Stanza two: He attends school where at least ninety percent of the population is better off than he is or will ever be. He knows what success looks like, he sees it through the "Windows" of his teachers' careers and families, the clothes and cars of the other students, as well as the seniors applying for college. He doesn't even "hope" as he compares them to his GoodWill clothes full of stains and holes.

Stanzas three and four: Paul is excited about a field trip to a local college campus. But, once there, Paul realizes how "ample" the world really is, compared to what is "crumb" of life has been. The campus reeks of "Plenty" and he feels "ill" and "odd" while away from what he knows.

Stanza five: Knowing the cost and the improbability of ever claiming this "ample" world as his own, Paul resigns himself to life as he knows it. Fulfillment of your "Hunger" is easy to dream about when standing at the "Window" of possibility - but upon "entering" it is a whole new ball game.

(May 7, 2008)

Monday, November 5, 2012

In Memoriam 2

In the month and a half after the coat I decided to take Paul with me on a field trip I organize every year, a local university's event called The English Festival. Students read seven assigned books over the winter months and attend a one day event at the college to participate in writing, games, and meet authors. I signed Paul up at the last minute...our school knew he was going, but he was not registered with the college. That registration had been done five months prior. I had my own plans for his presence on this trip.

During the festival students are given a schedule to follow to various activities throughout the day. It is very well organized and students get to experience the freedom of a college campus a little bit. Once all of my participants were on their way, Paul and I, not held to any schedule, made our way down to the library to hear author Chris Crutcher speak. Although some of his books are iffy to me, the man had amazing stories of his work with troubled kids and the library setting was small and intimate. I stole a glance at Paul and he was looking around and doodling randomly. I wished he was paying attention, this would hit home for him I thought.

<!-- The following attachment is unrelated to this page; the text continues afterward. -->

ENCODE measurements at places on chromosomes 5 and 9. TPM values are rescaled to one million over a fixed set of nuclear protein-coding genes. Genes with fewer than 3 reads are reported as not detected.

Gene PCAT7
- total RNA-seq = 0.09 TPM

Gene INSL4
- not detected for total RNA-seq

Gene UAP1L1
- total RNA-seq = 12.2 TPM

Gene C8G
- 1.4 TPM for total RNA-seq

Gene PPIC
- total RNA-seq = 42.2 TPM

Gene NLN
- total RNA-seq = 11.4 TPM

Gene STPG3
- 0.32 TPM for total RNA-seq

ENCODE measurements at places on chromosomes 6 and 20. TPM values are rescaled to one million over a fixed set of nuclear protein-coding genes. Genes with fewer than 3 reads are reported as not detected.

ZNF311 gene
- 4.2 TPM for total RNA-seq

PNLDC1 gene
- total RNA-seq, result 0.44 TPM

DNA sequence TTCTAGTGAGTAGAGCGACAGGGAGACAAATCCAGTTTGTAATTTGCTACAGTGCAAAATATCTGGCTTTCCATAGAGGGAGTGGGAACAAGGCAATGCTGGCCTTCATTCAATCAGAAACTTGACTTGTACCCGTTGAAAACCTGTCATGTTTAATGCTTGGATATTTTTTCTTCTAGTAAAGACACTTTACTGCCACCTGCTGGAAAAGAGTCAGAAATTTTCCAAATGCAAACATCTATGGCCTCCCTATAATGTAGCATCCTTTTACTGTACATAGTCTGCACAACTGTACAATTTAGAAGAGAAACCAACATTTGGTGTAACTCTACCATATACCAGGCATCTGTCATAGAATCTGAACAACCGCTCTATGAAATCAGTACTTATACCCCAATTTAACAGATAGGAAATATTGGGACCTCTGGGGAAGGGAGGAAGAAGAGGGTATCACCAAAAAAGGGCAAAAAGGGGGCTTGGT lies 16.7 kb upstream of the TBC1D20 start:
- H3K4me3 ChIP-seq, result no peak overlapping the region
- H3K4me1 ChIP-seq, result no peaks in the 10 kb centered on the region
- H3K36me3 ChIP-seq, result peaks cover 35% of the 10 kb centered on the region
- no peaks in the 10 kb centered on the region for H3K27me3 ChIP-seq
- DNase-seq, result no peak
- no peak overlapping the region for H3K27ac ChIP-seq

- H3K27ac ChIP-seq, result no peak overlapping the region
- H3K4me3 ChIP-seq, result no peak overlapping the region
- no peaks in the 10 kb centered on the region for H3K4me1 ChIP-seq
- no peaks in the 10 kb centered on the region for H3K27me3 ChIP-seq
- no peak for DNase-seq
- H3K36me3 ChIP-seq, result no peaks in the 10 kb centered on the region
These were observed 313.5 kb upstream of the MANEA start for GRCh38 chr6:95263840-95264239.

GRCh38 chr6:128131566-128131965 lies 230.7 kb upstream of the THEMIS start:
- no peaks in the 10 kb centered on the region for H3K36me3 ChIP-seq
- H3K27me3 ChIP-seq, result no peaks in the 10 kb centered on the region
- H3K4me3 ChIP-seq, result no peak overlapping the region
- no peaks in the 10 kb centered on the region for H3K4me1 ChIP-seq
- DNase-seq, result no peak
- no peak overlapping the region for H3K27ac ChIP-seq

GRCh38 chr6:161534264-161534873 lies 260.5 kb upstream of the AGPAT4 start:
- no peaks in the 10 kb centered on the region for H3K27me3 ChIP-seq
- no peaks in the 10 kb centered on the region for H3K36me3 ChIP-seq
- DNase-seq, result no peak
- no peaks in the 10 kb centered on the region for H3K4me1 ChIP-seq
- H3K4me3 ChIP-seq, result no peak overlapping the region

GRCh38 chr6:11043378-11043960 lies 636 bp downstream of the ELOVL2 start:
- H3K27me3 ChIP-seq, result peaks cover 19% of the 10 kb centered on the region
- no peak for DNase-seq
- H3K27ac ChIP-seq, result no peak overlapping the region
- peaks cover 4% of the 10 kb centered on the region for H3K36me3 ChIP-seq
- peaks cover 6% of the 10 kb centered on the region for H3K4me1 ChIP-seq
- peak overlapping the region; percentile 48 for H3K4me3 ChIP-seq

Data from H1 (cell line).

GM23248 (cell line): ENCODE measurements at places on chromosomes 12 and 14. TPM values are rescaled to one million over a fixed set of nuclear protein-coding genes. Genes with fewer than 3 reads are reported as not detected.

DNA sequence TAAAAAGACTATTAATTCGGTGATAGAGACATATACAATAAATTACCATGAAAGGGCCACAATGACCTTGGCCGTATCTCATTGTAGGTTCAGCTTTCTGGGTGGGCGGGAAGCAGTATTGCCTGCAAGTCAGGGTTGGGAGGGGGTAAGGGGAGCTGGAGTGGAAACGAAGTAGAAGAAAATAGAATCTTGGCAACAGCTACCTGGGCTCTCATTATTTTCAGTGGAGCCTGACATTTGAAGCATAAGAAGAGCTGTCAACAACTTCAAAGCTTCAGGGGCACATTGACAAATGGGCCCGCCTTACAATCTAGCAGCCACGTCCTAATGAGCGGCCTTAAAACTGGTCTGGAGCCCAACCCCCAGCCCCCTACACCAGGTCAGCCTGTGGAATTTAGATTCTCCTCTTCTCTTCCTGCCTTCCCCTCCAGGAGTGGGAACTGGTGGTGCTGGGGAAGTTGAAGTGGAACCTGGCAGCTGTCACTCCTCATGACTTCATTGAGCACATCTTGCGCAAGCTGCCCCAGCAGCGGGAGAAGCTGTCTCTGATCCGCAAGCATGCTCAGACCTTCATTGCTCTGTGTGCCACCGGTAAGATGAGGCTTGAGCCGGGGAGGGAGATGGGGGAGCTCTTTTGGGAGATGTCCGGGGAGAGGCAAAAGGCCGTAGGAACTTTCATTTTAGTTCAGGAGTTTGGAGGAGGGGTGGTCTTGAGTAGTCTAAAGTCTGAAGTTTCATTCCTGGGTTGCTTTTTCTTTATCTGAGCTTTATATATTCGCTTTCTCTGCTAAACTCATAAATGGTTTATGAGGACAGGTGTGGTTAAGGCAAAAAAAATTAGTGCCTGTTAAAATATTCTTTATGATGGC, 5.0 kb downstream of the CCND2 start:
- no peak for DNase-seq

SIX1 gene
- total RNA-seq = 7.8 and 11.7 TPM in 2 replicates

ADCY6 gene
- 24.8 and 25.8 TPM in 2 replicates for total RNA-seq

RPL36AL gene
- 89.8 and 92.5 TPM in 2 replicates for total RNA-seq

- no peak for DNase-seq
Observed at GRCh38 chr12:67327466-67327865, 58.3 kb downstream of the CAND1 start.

Afterward we went to a museum that is on campus, although it does not belong to the college. I had been to this museum numerous times growing up, much of the art work remained from my childhood with the exception of a few new sections. Coming across a room of what looked like pencil scribbles on paper, Paul and I both laughed that even we could do that! Upstairs was a series of 3D, hands-on displays. We made our way through the displays and found ourselves in a darkened sound booth, where the art was a matter of what you heard and saw in tandem. It was strange and we were laughing harder as we left.

Winding down the sidewalk outside the museum Paul said, "That's the first museum I been to." As we talked I found out it was his first time to see a college too. And as we talked about school, no matter how much I assured him that there were so many ways to get through school, he refused to believe this could be a possibility for him, as much as he wished it. His poverty was beyond physical, it was a mind set. Money in his hand at that moment would not have convinced him otherwise.

I bought him lunch and a copy of Ironman, hoping we could see Chris Crutcher again and get it signed. We wandered our way down to another building, passing a cop, who Paul walked way around, informing me that he doesn't trust cops. For the rest of our walk I learned what it had been like for a much younger, confused Paul to watch his father and brother toted to jail and his sister to juvenile hall.

We did find Chris Crutcher again, listened to a slightly different speech this time. At one point Crutcher skipped over part of a story we'd heard earlier that morning and Paul leaned over to me and said, "He left out the good part from earlier." He HAD been listening that morning. I should've known. When the speech was done I took Paul up front and shoved him into the mass of kids waiting to get their books signed. Crutcher signed it "To Paul" and Paul seemed happy with it. I would give anything to have that book now.

The day had gone well. Fellow teachers who knew I volunteered to take him had shaken their heads in disbelief...why bring trouble with you if you don't have to? But Paul was nothing but polite, respectful, and on his best behavior the entire day. He was not the same kid any of us knew from school and not even I had expected that. I was winging it.